“You can feel that power every time you talk to somebody – player, coach, parent, administrator, anybody – when they're around the football, you can feel that camaraderie,” the younger St. Lawrence said.

“I know there's a lot of skepticism about D-III football being unable to host a game like this, but you're seeing it right now,” said his father, a high school coach, teacher and athletic director. “Getting the opportunity to play one more game, on this field, is very special to the players out there.”

For all of the success in building camaraderie and relishing in Division III football pride, the game lacked a crispness that you would find among teams that have played together for longer periods. The day was ruled by defenses -- the score tied at zero going into the half. Neither offense, aside from a couple reverses, was able to bring a lot of creativity to the play-calling, but that was due more to the short time the players had together rather than to the imagination of the coaching staff.

Greensboro's two entrants into the game were among the South's stars: defensive back Andreas Platt nabbed his team's first interception and was crucial to slowing the North's passing game; defensive lineman Brandon Drumgoole pressured his opposing quarterback relentlessly.

The North succeeded in getting points on the board, finishing with a 14-0 win. Three quarterbacks -- Dickinson's Mitchell, Kalamazoo's Brandon Luczak and Gettysburg's Matt Flynn -- traded duties under center. But it was MIT running back DeRon Brown, who lives a short drive away from Salem, who put the game's first points on the board.

“I'm so far away that my parents don't get to come up there very often, except maybe for one game a year,” Brown said. “So to be here, in my home state … for my last game on the field, getting the first score, making history, this is a dream come true.”

Much as the parents described, the players say they had a glowing opportunity in this game, a chance to prove themselves among top-caliber colleagues.

“This is a great opportunity to represent Division III football because a lot of guys don't get to represent. It's always about Division I, Division II, and that's pretty much it. That's all you hear about,” said Platt, the Greensboro defensive back. “But we get a chance to show that we have talent as players.”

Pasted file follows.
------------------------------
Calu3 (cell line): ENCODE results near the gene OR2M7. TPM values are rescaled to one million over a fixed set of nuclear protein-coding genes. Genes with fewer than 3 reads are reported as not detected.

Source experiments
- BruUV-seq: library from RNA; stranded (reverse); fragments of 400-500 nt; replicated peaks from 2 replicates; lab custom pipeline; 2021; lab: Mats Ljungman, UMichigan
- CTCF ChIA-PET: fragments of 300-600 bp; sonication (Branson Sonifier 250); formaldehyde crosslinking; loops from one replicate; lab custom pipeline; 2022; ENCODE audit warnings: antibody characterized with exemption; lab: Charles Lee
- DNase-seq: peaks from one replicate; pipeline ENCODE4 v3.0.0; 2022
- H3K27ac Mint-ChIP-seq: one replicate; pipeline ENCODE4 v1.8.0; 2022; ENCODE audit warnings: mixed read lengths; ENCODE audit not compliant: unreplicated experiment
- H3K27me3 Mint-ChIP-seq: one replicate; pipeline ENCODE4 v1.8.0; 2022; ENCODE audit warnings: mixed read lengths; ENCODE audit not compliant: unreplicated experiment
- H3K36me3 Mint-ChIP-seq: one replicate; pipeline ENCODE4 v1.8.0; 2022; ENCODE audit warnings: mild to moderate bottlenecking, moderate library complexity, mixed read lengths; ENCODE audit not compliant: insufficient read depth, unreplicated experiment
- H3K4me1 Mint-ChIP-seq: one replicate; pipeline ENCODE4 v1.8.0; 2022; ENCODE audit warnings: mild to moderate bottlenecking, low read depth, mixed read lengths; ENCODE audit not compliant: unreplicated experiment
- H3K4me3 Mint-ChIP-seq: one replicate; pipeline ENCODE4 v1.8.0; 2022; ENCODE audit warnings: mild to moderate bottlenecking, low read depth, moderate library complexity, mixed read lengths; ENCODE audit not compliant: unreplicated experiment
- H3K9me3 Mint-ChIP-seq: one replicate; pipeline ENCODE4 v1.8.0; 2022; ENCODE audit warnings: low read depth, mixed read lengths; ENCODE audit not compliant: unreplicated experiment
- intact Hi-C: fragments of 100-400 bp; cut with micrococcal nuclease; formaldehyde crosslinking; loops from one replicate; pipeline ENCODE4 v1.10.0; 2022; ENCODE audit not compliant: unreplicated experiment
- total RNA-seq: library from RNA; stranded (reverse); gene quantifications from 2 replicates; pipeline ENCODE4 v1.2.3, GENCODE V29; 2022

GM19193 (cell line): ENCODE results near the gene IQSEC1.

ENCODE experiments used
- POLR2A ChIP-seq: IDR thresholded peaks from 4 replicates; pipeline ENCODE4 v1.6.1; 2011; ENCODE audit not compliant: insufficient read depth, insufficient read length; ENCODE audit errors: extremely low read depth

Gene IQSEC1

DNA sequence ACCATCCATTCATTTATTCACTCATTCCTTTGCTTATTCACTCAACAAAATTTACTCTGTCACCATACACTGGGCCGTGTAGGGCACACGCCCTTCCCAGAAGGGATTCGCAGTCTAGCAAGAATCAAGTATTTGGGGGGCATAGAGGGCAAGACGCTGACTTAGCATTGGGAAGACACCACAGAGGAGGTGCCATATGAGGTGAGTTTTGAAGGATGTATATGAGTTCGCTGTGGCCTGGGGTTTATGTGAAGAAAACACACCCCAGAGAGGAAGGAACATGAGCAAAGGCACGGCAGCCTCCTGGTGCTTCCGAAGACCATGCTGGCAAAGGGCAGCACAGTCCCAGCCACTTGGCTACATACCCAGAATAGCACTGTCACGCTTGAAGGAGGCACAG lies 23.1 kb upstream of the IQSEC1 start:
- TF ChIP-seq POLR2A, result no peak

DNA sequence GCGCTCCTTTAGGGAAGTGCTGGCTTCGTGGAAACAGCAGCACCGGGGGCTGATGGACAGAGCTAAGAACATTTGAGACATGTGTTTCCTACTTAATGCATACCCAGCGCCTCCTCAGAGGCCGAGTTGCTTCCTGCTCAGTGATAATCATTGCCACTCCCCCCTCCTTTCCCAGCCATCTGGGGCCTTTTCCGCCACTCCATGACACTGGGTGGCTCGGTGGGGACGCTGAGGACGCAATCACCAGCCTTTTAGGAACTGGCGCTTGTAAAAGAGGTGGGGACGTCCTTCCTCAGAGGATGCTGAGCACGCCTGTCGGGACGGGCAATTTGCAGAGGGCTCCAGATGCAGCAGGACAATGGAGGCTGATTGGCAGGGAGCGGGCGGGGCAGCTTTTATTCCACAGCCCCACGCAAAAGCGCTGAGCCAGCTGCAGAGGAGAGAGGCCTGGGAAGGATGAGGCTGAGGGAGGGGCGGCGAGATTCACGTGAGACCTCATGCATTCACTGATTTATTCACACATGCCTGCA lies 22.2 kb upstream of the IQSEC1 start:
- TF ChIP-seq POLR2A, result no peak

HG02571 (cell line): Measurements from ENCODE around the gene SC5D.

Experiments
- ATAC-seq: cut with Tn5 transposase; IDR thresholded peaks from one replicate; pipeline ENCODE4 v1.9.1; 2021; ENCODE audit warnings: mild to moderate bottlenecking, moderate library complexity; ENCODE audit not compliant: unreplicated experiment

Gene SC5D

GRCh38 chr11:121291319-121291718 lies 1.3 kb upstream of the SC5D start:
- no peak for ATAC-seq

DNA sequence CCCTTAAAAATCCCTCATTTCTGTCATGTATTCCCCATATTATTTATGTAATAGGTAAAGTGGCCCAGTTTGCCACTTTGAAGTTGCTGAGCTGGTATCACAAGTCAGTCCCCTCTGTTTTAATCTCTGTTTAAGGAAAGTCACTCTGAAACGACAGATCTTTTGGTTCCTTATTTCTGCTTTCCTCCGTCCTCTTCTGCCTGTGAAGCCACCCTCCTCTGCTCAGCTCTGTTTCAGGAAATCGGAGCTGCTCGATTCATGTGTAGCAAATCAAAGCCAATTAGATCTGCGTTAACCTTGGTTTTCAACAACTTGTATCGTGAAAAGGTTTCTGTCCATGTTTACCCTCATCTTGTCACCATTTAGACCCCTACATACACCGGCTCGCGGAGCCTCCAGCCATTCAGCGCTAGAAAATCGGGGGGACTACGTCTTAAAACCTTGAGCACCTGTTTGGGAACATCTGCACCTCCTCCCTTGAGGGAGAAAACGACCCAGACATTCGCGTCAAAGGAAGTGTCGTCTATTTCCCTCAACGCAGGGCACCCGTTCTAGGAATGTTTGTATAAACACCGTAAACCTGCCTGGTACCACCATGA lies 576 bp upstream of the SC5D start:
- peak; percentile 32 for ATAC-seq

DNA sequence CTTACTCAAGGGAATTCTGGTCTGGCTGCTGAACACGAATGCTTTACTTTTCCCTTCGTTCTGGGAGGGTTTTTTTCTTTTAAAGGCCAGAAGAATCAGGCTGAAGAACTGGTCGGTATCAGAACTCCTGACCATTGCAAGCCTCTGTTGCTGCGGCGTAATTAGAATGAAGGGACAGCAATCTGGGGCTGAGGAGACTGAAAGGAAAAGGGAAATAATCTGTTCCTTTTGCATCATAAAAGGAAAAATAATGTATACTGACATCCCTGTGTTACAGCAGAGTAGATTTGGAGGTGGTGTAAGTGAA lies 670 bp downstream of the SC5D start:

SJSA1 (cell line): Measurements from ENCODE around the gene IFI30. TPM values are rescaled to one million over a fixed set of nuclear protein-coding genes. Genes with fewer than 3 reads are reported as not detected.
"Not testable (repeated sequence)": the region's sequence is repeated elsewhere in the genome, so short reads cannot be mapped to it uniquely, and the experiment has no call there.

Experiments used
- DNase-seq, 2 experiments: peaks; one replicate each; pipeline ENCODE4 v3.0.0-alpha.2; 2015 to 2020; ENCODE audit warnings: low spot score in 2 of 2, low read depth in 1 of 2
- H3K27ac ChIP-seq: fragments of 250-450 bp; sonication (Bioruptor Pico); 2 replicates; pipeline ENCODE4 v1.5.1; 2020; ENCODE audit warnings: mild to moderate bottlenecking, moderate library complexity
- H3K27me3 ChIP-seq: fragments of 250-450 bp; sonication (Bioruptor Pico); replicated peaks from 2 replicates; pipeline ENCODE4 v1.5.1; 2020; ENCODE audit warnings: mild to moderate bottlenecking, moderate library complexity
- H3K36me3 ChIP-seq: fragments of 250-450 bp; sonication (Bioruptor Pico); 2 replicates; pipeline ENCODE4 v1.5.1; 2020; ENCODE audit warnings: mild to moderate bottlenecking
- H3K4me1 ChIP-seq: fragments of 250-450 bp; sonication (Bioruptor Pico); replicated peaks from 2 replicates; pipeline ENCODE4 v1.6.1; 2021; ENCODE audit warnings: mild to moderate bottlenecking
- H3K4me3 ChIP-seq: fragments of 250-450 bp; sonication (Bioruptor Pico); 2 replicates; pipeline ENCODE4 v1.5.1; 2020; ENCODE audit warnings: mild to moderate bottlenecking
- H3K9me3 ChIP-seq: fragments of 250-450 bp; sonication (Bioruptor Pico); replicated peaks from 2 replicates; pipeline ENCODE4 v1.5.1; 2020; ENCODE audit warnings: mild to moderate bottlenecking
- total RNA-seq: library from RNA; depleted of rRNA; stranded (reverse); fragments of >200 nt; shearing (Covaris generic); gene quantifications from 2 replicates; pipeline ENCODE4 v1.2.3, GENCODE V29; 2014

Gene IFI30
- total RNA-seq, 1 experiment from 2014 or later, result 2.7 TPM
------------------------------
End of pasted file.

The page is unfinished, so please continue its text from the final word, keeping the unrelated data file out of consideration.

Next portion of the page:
Where does a game like this go in the future?

Well, for starters, a redrawing of the team boundaries will be considered. Few Ohioans have ever thought of themselves as being in the South. Aside from a couple of UW-Platteville athletes who had to help balance the roster by playing on the South team, the organizers said the roster stuck to the original configuration they drew, including Illinois and Ohio in the South and Pennsylvania split up. This could change as the organizers hone their setup, which may use an East-West configuration next year.

“I think this is going to be a good springboard for this game,” said John Troxell, Franklin and Marshall's head coach who served as the South's offensive coordinator. “I think there's going to be more and more publicity, there's going to be better and better kids here.

The St. Lawrences “have a lot of heart and passion to keep this going,” he said.

Javorek, the parent of a South team quarterback, echoed that: “Talk about enthusiasm. We were at the banquet last night, and it practically radiated from them. You could tell how excited they were this was going to happen. And I think that kind of rubbed off” on the players.

The 82 players involved, and many close to them, were pleased with how the event turned out. Will it improve? Likely. But the bottom line is that it's here.

“There are 238 D-III schools,” Peter St. Lawrence said, “and a lot of people were saying to us that this is long overdue.”
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Dec. 9: All times Eastern